A commentary by a former Victoria city manager.
Victoria Mayor Lisa Helps says that a major priority over the next year should be a series of six meetings, called reconciliation dialogues. Helps seems to believe that the public has a great desire to learn more about reconciliation and First Nations, so an educational series is needed.
This should not be the first priority of council. The first priority should be to remove the statue of Sir John A. Macdonald from storage, determine a location for its proper presentation, and put it in place as soon as possible.
Little has been done over the past year, except for this plan for 12 months of meetings — a plan based on the notion that we should learn more and make a better decision to not remove the statue from storage, as after all, we apparently agreed with the decision to remove the statue as part of reconciliation efforts.
The statue was removed upon the recommendation of the City Family, which Helps helped to create, with city and Indigenous representatives.
The decision to remove the statue was based on the principles of reconciliation.
There was no public consultation. There was, however, much outrage from the public that this action was taken with no process to seek to understand the public’s points of view.
Helps says the City Family is not, and was never intended to be, an advisory body or a committee of council — yet she recommended from the City Family discussions that the Macdonald statue be removed and stored until a decision was made to place it in some other location.
In addition, she says the City Family does not conduct city business and does not exercise any delegated authority on behalf of the City of Victoria.
It is simply a process to meet and discuss issues and improve understandings and relationships between our communities.
All of this is somewhat confusing. The City Family, through the mayor, recommended the removal of the statue, which was approved by council and immediately stored in an unknown location.
The mayor has said that the City Family is a gathering and that it is Indigenous-led and Indigenous-informed to sit down and talk.
I think that the City Family will talk, make recommendations to spend city money, and in the long term make demands that the city give land and other benefits. There will be much more than simple talk. All talking will lead to recommendations from the City Family and the city will be expected to respond.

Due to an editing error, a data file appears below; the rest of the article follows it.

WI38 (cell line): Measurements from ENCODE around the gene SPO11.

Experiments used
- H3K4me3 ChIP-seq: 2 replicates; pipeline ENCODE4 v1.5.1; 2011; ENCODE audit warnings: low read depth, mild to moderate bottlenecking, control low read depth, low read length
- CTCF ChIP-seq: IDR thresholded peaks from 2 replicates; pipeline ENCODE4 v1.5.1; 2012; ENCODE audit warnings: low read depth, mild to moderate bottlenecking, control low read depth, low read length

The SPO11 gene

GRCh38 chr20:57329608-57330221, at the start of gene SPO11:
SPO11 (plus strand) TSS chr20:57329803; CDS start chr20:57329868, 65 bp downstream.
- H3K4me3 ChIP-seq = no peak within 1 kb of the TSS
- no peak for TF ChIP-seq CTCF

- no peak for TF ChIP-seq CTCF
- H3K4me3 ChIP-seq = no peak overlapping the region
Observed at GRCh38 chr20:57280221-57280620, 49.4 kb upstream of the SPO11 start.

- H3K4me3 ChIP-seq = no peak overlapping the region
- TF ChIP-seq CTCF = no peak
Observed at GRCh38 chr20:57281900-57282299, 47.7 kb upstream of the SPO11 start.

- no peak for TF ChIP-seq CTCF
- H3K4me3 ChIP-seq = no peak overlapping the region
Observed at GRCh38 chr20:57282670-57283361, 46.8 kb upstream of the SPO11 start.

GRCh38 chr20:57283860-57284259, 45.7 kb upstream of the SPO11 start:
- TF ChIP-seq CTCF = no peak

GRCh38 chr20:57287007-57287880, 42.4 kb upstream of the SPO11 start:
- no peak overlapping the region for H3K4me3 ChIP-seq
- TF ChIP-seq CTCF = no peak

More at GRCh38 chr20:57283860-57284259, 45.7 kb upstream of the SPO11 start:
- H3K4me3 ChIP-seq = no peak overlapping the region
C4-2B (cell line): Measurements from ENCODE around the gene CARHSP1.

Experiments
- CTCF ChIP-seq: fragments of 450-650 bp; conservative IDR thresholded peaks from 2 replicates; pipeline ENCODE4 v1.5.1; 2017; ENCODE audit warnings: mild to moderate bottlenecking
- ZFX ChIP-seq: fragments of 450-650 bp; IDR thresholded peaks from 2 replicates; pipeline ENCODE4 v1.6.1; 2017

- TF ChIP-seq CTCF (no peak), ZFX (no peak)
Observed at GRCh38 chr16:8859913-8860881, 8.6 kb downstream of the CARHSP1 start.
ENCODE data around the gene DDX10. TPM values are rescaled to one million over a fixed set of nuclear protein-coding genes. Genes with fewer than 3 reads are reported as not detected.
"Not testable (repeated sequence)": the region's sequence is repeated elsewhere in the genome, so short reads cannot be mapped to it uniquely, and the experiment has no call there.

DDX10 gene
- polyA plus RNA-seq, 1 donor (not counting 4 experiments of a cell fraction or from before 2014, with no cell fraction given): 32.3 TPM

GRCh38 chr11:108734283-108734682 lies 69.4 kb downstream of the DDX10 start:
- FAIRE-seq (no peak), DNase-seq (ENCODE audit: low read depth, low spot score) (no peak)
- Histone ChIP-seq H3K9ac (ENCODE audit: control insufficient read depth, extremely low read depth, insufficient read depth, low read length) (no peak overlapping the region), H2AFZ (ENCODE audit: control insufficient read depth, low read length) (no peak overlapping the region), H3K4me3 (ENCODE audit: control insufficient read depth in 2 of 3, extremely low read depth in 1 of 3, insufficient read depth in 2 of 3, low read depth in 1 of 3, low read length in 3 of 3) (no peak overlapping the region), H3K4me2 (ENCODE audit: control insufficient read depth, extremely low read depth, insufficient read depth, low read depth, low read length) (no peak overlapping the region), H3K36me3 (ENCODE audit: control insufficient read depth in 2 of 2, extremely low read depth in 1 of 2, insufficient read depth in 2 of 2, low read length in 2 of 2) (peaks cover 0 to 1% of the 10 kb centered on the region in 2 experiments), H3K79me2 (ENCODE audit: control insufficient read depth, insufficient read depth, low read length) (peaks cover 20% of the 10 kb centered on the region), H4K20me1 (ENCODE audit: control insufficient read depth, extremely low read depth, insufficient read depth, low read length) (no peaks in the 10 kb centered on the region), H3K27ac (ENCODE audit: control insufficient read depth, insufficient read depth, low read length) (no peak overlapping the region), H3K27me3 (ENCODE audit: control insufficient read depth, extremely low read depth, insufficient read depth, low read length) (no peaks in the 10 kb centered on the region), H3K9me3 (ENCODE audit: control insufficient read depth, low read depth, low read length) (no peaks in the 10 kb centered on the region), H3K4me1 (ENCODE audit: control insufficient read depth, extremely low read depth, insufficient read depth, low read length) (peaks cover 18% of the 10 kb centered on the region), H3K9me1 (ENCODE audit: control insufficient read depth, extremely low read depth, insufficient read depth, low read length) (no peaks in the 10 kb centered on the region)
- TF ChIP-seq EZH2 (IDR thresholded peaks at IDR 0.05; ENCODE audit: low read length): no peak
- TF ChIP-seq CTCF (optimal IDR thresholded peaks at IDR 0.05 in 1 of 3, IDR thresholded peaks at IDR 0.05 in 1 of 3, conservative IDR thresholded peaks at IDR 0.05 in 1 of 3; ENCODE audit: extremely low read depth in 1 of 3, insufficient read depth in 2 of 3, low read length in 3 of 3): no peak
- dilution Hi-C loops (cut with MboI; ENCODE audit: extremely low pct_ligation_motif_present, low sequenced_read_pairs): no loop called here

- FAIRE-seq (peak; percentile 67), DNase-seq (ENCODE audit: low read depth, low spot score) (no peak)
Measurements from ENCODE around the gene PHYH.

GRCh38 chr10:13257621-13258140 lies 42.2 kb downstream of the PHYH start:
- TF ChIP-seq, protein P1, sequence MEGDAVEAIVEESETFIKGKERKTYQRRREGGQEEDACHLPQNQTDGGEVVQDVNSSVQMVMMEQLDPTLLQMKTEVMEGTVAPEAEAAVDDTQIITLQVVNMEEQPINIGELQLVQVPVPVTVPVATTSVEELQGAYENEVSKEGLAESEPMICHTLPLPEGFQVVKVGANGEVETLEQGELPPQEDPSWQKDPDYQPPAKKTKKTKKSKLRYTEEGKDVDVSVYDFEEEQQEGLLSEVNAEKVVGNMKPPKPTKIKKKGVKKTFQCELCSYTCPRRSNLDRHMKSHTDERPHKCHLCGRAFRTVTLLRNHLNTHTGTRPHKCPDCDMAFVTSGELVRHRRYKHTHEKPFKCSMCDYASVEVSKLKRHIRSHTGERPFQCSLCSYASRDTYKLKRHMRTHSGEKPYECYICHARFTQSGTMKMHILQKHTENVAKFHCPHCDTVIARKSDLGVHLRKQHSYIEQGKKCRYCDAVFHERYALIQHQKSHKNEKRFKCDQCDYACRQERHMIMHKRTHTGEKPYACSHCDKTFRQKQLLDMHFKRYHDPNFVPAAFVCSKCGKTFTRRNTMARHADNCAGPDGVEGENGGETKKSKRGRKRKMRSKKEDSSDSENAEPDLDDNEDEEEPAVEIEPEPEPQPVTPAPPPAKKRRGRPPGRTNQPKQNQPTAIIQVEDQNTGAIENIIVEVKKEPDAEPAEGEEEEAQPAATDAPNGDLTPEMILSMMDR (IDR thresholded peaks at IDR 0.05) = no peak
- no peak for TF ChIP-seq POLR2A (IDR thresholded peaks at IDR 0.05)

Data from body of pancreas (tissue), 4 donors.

Nothing will be simple, but let’s hope there will be respectful discussion and reasonable and fair recommendations.
Respectfully, the City Family process of discussion is not led by First Nations. It is led by its giving party, the City of Victoria, through its mayor.
The first priority, in my opinion, is to decide where the statue will be placed, and get on with its placement in a great public location. As soon as possible.
Regarding the City Family, terms of reference should be prepared outlining, among other things, the details of process and commitment to principles of time and numbers of the parties on each side, the City of Victoria and First Nations.
The public should be included in the process of completion of the terms of reference. We should not continue with the plans for six educational sessions. They are being planned because Helps seems to believe that we are uneducated about reconciliation, and that the process will lead to us concluding that the statue should not be placed in a position of prominence.
Before those sessions take place, we need guarantees that the statue will be placed in a prominent location as soon as possible. That is the first priority.